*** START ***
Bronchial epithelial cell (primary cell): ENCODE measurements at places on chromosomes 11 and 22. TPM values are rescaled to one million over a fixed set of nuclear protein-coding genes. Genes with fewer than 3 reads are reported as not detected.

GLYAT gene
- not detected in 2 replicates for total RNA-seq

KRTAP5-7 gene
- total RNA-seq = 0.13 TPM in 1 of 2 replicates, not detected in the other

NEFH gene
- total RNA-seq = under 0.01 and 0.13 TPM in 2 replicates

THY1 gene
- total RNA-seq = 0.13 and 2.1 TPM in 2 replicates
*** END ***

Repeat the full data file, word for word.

Bronchial epithelial cell (primary cell): ENCODE measurements at places on chromosomes 11 and 22. TPM values are rescaled to one million over a fixed set of nuclear protein-coding genes. Genes with fewer than 3 reads are reported as not detected.

GLYAT gene
- not detected in 2 replicates for total RNA-seq

KRTAP5-7 gene
- total RNA-seq = 0.13 TPM in 1 of 2 replicates, not detected in the other

NEFH gene
- total RNA-seq = under 0.01 and 0.13 TPM in 2 replicates

THY1 gene
- total RNA-seq = 0.13 and 2.1 TPM in 2 replicates